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Scott G Winterton/Deseret News

Football only part of Bronco Mendenhall's legacy at BYU

By Sean Walker | Posted - Dec. 7, 2015 at 8:34 a.m.

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PROVO — A college football head coach's legacy can most easily be determined by what he does between the hashmarks of the football field every Saturday afternoon.

For BYU coach Bronco Mendenhall, his 99-42 record in 11 seasons speaks well to that end.

But Mendenhall's legacy is so much more than football-related, athletic director Tom Holmoe said.

"So much of what coaches produce is not on the field, and that's the part that the public never sees," Holmoe said after Mendenhall accepted the head coaching job at the University of Virginia. "So much of what he's done here can't be said, can't be reported, and those are the most valuable talents that Bronco possesses."

Mendenhall was promoted to head coach after just a few years as BYU's defensive coordinator, a 38-year-old college coach who had never taken the top job at an FBS institution before his hiring.

But far from "the default guy," Holmoe said Mendenhall was best equipped to manage BYU's football program after spending four years with a combined 26-23 record under former coach Gary Crowton.

Mendenhall is more than just a "BYU guy," Holmoe said, but BYU still left a major mark on his life — both personally and professionally.

Bronco Mendenhall gets emotional as athletic director Tom Holmoe talks about Mendenhall leaving BYU to take over for Mike London at Virginia after 11 years as BYU's head football coach during a press conference at BYU in Provo on Dec. 4, 2015. (Photo: Kristin Murphy, Deseret News)

"People have asked me for years if Bronco could coach somewhere else. Yes, he can coach somewhere else," Holmoe said. "He is a very, very good football coach. Sometimes when you win 8-9 games in a down season, that seems unusual to me.

"His respect around the country is immense, and he has a great opportunity, and I think he is going to do a great job."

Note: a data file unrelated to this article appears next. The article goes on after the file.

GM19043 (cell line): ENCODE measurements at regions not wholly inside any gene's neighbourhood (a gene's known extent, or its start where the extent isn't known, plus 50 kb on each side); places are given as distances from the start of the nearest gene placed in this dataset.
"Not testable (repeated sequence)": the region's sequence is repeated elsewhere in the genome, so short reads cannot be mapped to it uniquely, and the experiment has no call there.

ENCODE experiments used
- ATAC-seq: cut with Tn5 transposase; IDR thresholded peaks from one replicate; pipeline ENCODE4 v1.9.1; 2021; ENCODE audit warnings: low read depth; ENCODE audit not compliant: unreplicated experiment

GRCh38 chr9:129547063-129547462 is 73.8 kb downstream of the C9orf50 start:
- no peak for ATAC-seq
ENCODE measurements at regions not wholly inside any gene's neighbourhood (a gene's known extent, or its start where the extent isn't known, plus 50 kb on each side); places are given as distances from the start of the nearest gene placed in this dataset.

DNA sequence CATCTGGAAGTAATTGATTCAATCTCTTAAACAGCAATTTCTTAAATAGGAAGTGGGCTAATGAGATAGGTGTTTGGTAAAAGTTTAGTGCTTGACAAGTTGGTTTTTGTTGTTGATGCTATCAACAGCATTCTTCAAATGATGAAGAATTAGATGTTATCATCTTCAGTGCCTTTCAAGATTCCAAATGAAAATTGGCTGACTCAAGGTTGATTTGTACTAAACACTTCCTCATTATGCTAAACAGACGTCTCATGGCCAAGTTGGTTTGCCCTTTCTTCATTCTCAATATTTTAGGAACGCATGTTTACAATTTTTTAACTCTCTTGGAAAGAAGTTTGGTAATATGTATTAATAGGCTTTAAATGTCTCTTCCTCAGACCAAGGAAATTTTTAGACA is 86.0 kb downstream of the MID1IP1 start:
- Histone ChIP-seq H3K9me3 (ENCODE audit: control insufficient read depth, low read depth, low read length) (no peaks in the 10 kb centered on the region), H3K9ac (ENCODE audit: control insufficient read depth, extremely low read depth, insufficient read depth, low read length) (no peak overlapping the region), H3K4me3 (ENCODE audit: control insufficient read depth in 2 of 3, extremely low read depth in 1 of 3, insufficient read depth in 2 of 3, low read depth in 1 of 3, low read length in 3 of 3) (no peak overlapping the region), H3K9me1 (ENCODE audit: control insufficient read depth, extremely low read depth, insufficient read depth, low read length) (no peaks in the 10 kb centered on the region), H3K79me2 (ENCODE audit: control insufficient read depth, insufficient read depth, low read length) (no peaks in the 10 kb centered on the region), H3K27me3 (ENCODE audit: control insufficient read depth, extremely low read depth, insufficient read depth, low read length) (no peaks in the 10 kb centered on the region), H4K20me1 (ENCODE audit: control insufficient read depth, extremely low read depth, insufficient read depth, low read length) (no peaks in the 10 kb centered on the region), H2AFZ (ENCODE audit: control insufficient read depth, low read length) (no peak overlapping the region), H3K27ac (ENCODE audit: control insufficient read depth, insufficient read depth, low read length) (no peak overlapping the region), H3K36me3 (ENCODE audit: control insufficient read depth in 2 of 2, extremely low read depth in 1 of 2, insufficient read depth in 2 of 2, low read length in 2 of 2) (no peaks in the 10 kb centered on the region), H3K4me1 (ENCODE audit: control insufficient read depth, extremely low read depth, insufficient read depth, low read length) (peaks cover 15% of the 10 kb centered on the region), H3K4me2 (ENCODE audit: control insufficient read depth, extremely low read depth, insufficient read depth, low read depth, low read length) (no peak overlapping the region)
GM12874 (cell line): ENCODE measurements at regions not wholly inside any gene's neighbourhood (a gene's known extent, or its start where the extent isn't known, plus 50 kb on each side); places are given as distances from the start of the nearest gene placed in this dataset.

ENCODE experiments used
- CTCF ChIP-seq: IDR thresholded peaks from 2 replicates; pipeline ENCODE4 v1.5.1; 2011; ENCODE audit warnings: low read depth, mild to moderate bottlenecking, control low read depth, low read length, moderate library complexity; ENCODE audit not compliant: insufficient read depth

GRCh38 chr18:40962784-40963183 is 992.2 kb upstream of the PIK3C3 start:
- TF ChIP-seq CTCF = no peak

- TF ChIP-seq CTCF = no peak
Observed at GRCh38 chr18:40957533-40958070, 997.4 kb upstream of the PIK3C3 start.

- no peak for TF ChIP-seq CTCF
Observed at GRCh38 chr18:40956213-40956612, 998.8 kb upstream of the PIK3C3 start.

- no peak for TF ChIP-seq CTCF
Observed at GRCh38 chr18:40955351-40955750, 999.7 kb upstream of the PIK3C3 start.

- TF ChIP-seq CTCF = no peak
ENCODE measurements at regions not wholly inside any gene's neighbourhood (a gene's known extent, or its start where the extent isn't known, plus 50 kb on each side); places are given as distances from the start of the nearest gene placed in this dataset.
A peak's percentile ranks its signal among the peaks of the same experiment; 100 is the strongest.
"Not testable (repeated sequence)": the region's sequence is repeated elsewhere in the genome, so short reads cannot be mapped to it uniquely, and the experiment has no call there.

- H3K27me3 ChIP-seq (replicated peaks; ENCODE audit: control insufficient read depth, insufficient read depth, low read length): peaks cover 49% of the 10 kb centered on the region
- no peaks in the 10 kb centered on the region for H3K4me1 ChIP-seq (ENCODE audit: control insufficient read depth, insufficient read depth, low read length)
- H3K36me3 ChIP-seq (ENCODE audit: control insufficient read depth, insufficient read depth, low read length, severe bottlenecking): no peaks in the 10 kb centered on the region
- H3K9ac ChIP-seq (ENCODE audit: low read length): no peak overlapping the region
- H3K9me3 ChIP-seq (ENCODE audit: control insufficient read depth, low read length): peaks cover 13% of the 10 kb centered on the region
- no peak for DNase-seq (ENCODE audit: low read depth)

The Cougars were coming off three-straight losing seasons when they promoted Mendenhall from defensive coordinator, a similar move to when legendary coach LaVell Edwards took over the program decades previous.

In nearly a dozen years since, the Oregon State grad and American Fork native elevated the program to 10 straight winning seasons after finishing 6-6 in his first year. Indeed, that .500 year became something of an outlier for BYU in the Mendenhall era, finishing with at least nine wins six times.

"Bronco came in and changed everything," defensive end Bronson Kaufusi said. "Where the program is at is great, and it will continue to get better. That's one of the attributes of a great leader: When they leave, can the boat still sail?

"I know that Bronco is a great leader, and so I know this program will continue to progress and improve."

Mendenhall laid a groundwork for BYU's future coach, and his current players are confident the next top man will embody similar values as the new Virginia coach has for 11 seasons.

"This is a special place, so whomever it is, we'll be excited to play for," quarterback Tanner Mangum said. "Coach Mendenhall teaches us that, and it's something he's instilled in me: that football is just a game, and there's more to life than just football.

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"The mission of BYU football will always be to change lives through football excellence, and that's what coach Mendenhall has been about. I have no doubt that the new coach who comes in will continue that."

The chance to send Mendenhall to the East Coast with his 100th win — and against rival Utah in the Las Vegas Bowl, where Mendenhall earned his first bowl victory as a head coach in 2006 — is special for departing senior receiver Mitch Mathews.

"We want this guy to get that win and we want to send him out that way, and show this program how much we are going to miss this guy," Mathews said. "We're going to play harder for him. He's done so much for this program, and there will be an added level of commitment and intensity this week.

"We want to send him off with a win."

Sean Walker

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